Blackfin processors combine a 32-bit RISC instruction set, dual 16-bit multiply accumulate (MAC) digital signal processing functionality, and 8-bit video processing performance. The processors deliver breakthrough signal processing performance and power efficiency with a RISC programming model. The Blackfin processor's unique combination of processing attributes eliminates the need for separate digital signal and control processors, which reduces bill of material costs and greatly simplifies hardware and software design tasks.
Fast video processing was important to Qritek and the ADSP-BF533 running at a speed of 500 MHz provided the performance the company required and at the right price. The processor offers on-chip memory of up to 148K, another very attractive feature for Qritek. The high clock speed and large internal cache memory of the Blackfin ADSP-BF533 processor easily handled Qritek's iris identification algorithm.
Blackfin processors combine a 32-bit RISC instruction set, dual 16-bit multiply accumulate (MAC) digital signal processing functionality, and 8-bit video processing Qritek leveraged the I/O capabilities of the processor to control both the white and infrared LEDs and to connect to the CMOS sensor. The ADSP-BF533 processor is a highly integrated system-on-chip solution. It combines industry standard interfaces with a high-performance signal-processing core so users such as Qritek can develop cost-effective solutions quickly without the need for costly external components. The system peripherals include a UART port, a SPI port, two serial ports (SPORTs) four general-purpose timers (three with PWM capability), a real-time clock, a watchdog timer, and a parallel peripheral interface (PPI). This is augmented by the system expansion capabilities of the part. The processor also contains high-speed serial and parallel ports for interfacing to a variety of audio, video, and modem codec functions, an interrupt controller for management of interrupts from on-chip peripherals or external sources, and power management control functions.
Blackfin processors combine a 32-bit RISC instruction set, dual 16-bit multiply accumulate (MAC) digital signal processing functionality, and 8-bit video processing All of the peripherals, except for the general-purpose I/O, real-time clock, and timers are supported by a DMA structure. There is also a separate memory DMA channel dedicated to data transfers between the processors' memory spaces, including external SDRAM and asynchronous memory. Multiple on-chip buses running at 133 MHz provide bandwidth to keep the processor core running along with activity on all of the on-chip and external peripherals. The processor includes an on-chip voltage regulator in support of its dynamic power management capability.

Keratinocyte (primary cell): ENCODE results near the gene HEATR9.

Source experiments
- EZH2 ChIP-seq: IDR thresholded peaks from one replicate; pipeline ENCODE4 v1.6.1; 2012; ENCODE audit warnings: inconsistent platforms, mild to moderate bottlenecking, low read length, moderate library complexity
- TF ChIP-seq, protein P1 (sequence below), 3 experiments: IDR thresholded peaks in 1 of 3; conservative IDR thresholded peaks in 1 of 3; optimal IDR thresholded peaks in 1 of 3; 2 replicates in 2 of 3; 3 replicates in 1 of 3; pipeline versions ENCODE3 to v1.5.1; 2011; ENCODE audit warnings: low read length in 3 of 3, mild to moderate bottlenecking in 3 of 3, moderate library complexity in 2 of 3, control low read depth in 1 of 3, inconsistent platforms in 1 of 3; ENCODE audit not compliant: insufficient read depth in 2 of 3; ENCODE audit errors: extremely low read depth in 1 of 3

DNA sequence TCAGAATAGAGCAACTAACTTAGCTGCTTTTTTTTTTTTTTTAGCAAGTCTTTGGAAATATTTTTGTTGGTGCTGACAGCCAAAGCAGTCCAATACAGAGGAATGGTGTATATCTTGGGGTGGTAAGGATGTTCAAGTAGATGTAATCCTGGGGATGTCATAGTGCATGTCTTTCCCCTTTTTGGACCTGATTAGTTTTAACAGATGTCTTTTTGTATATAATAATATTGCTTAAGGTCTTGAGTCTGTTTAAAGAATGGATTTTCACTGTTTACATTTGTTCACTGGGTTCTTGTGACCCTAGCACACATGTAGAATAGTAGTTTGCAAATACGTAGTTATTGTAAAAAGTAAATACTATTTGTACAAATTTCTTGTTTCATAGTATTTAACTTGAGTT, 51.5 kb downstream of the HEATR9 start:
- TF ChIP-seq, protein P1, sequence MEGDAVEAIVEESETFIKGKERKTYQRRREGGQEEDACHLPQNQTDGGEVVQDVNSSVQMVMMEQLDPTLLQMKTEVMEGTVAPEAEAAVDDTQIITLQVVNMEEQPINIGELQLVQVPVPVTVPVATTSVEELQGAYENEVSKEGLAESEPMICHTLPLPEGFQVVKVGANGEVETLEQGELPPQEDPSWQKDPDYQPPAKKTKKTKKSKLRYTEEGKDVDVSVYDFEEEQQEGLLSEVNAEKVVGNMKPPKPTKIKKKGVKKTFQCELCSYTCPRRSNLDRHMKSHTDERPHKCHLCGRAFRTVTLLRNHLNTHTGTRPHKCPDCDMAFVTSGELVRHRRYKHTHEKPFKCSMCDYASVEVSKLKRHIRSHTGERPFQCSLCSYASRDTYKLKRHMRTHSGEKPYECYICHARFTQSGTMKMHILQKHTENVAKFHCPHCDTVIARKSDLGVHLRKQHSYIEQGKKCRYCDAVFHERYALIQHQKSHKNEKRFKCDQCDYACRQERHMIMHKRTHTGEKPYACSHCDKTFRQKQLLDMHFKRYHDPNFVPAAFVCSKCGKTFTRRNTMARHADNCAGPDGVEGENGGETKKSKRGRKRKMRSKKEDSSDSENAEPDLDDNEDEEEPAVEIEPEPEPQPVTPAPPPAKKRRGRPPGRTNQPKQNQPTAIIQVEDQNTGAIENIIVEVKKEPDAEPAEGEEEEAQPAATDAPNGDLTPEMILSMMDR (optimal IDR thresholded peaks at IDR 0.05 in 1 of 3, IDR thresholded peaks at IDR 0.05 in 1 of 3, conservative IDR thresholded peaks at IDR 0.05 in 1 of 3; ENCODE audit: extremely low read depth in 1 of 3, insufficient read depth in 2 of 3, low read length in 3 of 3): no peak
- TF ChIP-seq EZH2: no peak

Low Power One of Qritek's key requirements for this project was low power. When a portable battery-powered application needs to run for a long period of time, the low power states of Blackfin processors are ideal. Because Blackfin processors are implemented in a 0.13υm CMOS process, they can dissipate approximately half the power of its closest competition. In addition, using the on-chip power management features (programmable voltage regulator and PLL, and low power modes), one can maximize battery life by using only as much processing power as required. Qritek said that Texas Instrument's processor consumed too much power and therefore was not a good match for their mobile project. Blackfin, however, with its low power consumption, was a perfect fit.
Qritek used ADI's VisualDSP++ integrated software development and debugging environment (IDDE), which enables efficient management of projects from start to finish from within a single interface. Qritek said VisualDSP++ was very easy to use for software integration. Because project development and debugging is integrated, a developer can move quickly and easily between editing, building, and debugging activities. Key features include the native C/C++ compiler, advanced graphical plotting tools, statistical profiling, and the VisualDSP++ Kernel (VDK), which allows code to be implemented in a structured and easier to scale manner. Other features include assembler, linker, libraries, splitter, cycle-accurate and functional-accurate compiled simulators, emulator support, and more. VisualDSP++ offers programmers a powerful yet easy-to-use programming tool with flexibility that reduces time to market. Qritek developers said it didn't take them much time at all to port their iris algorithms to the Blackfin processor.
Qritek also took advantage of ADI's HP-USB-ICE JTAG emulator, which works in conjunction with VisualDSP++ IDDE to help developers create, test, and debug advanced processor application software using the JTAG interface of the ADI processor.
Qritek is planning to use Blackfin processors in the future, especially after having accumulated so much experience with the processor; development next time will be even faster and easier. In fact, Qritek is already working on a new project using Blackfin. Keep an eye out for it.
For more information about Qritek, please visit Qritek.